“…I know of no other country where love of money has such a grip on men’s hearts or where stronger scorn is expressed for the theory of permanent equality of property.”
People voted for change in 1980 and 2000. In 2004, the election was about foreign policy – the Iraq War – “stay the course.” The 2008 election was again about change; voters chose a nominal American instead of a woman to the lead the country.
As president, Obama refuses to cultivate bi-partisan relationships with members of Congress to facilitate pasage of his legislative agenda without endless rancor. Indeed his grandiose above the fray attitude betrays his lack of skill as a leader. He may be able to give a great speech, but the president’s rhetoric does not translate into practical accomplishment: hope and change? seconds anyone?
Today, Barack Obama cuts a similarly impotent, indecisive and isolationist figure. The difference is that in 1932, one of the greatest statesmen of the century, the Democratic politician Franklin D. Roosevelt, was waiting in the wings.
Today, American voters looking for alternatives are confronted only with a bizarre gaggle of has-beens, inadequates and weirdos, otherwise known as the Republican presidential field. And to anybody who cares about the future of the Western world, the prospect of President Ron Paul or President Newt Gingrich is frankly spine-chilling.
This year’s presidential election features an incumbent who practices tactical politics like Herbert Hoover, instead of FDR, and a Republican clown show. Mitt Romney exudes the sincere authenticity of a used car salesman, but does not come across like a dumb ass. Rick Perry/Michele Bachmann – pick one; Newt Gingrich – Washington insider or bomb-thrower?; a crusty codger – eccentric libertarian, pick one: Ron Paul.
According to his web-site:
This election is about more than just replacing a president. It is an election to save the soul of America.
Romney’s soul is green – he worships at the altar of Mammon. As a founder and principal of Bain Capital, a private equity firm, he made millions extracting wealth from acquired companies. Private equity firms flip companies like shysters flip houses.
“Between 1989 and 2004 three groups [including Bain Capital] of PE firms bought and sold Sealy. All told, they put down roughly $410 million in cash and made $1.3 billion, a 3.2- times return. Between 1986 and 2004, four groups of PE firms bought and sold Simmons, putting down $278 million and collecting $1.03 billion, a 3.7-times return.”
Like pirates prowling the Spanish Main in search of galleons and gold doubloons, targets of opportunity, PEs seek out companies or businesses they can plunder. PEs enhance the short-term earnings of companies, starving them of capital, then transfer wealth to themselves through distributions, fees, and divdends by forcing their hosts to take on debt.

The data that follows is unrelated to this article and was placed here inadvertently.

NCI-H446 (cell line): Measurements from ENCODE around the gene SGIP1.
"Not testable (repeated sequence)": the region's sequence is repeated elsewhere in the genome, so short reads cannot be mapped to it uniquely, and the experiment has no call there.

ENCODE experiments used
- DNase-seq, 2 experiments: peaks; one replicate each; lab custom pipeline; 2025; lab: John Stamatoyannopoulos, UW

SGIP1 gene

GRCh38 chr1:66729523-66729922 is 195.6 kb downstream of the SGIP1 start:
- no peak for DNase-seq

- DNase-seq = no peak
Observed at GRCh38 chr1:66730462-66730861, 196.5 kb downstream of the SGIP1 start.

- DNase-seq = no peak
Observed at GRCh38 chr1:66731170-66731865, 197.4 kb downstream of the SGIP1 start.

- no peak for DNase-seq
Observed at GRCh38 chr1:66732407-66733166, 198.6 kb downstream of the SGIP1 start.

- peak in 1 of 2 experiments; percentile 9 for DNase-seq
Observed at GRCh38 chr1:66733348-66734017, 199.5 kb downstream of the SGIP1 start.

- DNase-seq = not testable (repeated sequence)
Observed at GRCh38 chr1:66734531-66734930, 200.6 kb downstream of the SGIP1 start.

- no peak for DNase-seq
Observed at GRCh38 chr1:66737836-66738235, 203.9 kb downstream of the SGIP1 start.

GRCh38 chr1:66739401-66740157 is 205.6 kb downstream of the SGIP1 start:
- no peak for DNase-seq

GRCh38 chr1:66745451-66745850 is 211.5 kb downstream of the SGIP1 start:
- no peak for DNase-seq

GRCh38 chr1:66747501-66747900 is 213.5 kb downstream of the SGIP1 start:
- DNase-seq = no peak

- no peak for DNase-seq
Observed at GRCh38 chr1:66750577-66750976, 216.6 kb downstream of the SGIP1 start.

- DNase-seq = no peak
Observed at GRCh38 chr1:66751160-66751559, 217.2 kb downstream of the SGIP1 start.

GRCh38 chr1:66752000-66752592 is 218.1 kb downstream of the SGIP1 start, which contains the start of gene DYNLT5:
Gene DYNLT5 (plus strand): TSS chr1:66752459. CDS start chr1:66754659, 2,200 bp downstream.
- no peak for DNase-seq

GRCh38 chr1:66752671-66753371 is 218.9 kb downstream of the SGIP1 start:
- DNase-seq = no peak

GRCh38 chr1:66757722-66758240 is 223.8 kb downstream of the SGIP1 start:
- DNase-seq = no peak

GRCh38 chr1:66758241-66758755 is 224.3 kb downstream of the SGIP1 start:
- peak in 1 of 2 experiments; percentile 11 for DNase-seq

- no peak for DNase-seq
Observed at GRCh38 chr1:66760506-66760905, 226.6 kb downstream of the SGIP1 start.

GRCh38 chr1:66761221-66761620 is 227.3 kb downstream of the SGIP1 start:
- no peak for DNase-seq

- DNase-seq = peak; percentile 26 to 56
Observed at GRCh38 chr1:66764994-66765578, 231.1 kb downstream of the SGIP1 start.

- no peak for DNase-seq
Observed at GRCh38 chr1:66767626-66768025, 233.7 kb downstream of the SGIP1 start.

PEs are not interested in the long-term good of the companies they acquire or the common good of the employees or communities.
p. 56, 110
From 1992-2000, Bain Capital, under the direction of Mitt Romney, bankrupted five companies. For example: the firm invested $85 milion in Dade Behring and received a return of $421 million.
Mitt Romney was a pioneer of this strategy. His private-equity firm, Bain Capital was the first PE firm to make a serious portion of its money not from selling its companies or listing them on the stock exchange, but rather by collecting distributions and dividends, which in this context is the exact opposite of reinvesting in a company. Bain Capital is notorious for its failure to plow profits back into its businesses.
p. 106, 107
“Paying distributions with debt is not uncommon,” said Campbell Harvey, a finance professor at Duke University.
These termites, along with their Wall Street enabler cronies, have undermined the foundation of the middle class. PEs practice corkscrew capitalism and the wooden Romney does not represent the establishment, he IS the establishment: men who don’t care.
MASON CITY, Iowa — Mitt Romney on Thursday sought to portray President Barack Obama as out of touch with the struggles of everyday Americans — a charge he himself has often faced — by comparing the president to a former French queen who was overthrown during the French Revolution.
“When the president’s characterization of our economy was, ‘It could be worse,’ it reminded me of Marie Antoinette: ‘Let them eat cake,’” Romney said, referring to the infamously dismissive remark toward the poor attributed to the queen.
“This is not a time to be talking about, ‘It could be worse.’ It’s a time to recognize that things should be better,” Romney said during an interview on his campaign bus with The Huffington Post. “And the president’s policies have failed the American people, have led to 25 million people still being out of work. He didn’t cause the recession, but he has made it deeper and has made the recovery more tepid and the pain last longer.”
Obama’s policies ‘fair’ or ‘poor’
By DEREK KRAVITZ and PAUL WISEMAN | AP
WASHINGTON (AP) — President Barack Obama gets mediocre marks for his handling of the economy, and Mitt Romney easily outpolls his Republican rivals in an Associated Press survey of economists.
The economy — and who bears responsibility for it — is likely to be a decisive issue when voters to go the polls next November.